California's prison population reduction plan begins

The state's controversial plan to reduce its prison population by 6,500 inmates over the next year begins today, with victims and law enforcement groups once again warning it will increase crime.

"We are concerned for the public's safety," said Christine Ward, director of the Crime Victims Action Alliance in Sacramento.

"We understand that this is a move by the Legislature to help relieve prison overcrowding and save money in the budget. But we're very disappointed that public safety seems to have taken a back seat to other issues."

The idea, which opponents label an "early-release" plan, was hammered out last year during contentious budget talks.

The plan calls for inmates deemed low-risk offenders to earn credits on their prison sentences by completing rehabilitation and education programs.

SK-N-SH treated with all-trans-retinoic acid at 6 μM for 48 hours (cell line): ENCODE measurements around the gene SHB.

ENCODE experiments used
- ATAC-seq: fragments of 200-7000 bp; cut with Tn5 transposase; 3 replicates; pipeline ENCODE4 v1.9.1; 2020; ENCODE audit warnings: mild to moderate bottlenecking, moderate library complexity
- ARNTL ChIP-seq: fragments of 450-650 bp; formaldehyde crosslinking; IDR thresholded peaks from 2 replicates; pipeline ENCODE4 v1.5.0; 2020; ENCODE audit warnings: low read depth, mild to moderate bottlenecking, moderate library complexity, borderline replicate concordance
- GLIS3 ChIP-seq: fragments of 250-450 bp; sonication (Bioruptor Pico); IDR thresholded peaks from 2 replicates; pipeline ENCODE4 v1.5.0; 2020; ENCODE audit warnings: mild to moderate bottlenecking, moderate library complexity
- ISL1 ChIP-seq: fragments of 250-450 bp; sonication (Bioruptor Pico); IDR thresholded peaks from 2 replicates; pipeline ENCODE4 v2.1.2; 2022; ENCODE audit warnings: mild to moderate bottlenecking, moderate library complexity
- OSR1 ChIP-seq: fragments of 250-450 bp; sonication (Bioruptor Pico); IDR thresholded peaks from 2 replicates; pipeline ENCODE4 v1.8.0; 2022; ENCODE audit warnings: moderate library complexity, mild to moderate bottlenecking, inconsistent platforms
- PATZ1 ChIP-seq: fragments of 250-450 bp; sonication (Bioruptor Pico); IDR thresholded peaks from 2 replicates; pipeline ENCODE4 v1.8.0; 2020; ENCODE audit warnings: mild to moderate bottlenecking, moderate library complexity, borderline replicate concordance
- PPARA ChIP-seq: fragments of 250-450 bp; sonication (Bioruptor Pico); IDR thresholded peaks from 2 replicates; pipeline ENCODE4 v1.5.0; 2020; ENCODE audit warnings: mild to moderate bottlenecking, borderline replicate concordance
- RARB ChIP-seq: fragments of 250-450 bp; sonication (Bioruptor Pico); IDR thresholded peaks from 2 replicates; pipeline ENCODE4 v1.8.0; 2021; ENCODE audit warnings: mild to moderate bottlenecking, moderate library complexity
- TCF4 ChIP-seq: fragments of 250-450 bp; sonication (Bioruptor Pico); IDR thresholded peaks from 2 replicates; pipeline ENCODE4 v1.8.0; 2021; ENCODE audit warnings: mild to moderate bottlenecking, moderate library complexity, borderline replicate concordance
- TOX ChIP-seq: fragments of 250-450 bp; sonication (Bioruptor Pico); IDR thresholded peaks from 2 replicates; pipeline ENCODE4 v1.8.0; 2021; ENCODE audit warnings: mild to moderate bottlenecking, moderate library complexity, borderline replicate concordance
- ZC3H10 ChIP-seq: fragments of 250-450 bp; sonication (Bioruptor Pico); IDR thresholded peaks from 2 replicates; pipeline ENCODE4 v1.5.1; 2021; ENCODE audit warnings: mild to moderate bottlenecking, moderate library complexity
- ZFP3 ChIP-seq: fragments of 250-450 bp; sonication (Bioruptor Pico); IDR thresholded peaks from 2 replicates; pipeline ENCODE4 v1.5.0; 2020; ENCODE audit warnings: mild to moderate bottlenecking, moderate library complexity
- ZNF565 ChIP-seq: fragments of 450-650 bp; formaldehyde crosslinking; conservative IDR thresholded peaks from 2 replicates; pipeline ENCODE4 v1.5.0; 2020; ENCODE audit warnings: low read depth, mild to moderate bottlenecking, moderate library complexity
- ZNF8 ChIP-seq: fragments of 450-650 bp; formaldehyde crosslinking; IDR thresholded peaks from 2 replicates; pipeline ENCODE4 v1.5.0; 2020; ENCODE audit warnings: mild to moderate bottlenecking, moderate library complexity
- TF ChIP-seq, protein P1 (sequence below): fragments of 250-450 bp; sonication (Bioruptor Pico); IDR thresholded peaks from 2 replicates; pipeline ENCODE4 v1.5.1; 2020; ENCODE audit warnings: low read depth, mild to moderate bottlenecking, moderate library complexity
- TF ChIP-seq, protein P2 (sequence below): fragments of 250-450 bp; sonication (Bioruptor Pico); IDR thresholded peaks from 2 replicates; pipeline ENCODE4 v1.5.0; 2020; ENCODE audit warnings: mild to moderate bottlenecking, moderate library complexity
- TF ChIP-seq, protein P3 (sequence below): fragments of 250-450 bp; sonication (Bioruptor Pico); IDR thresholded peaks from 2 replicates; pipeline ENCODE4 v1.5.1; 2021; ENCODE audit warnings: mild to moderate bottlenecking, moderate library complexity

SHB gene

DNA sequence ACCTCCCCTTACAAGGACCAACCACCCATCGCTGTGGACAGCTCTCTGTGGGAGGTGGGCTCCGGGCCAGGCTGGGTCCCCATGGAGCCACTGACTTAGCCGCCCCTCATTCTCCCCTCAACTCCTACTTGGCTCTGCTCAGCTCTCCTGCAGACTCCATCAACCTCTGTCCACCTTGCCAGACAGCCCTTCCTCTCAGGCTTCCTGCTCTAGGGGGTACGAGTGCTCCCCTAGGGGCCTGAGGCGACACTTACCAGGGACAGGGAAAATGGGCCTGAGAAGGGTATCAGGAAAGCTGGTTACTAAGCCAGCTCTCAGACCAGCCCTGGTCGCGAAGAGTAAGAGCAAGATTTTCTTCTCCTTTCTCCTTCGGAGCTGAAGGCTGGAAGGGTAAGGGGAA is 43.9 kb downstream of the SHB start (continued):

In addition, offenders deemed low-risk would not be subject to parole supervision upon release from prison, meaning they would be less likely to be returned to prison for minor parole violations.

Corrections officials say the effort will result in a gradual release of low-level offenders over the course of the year rather than a mass exodus today.

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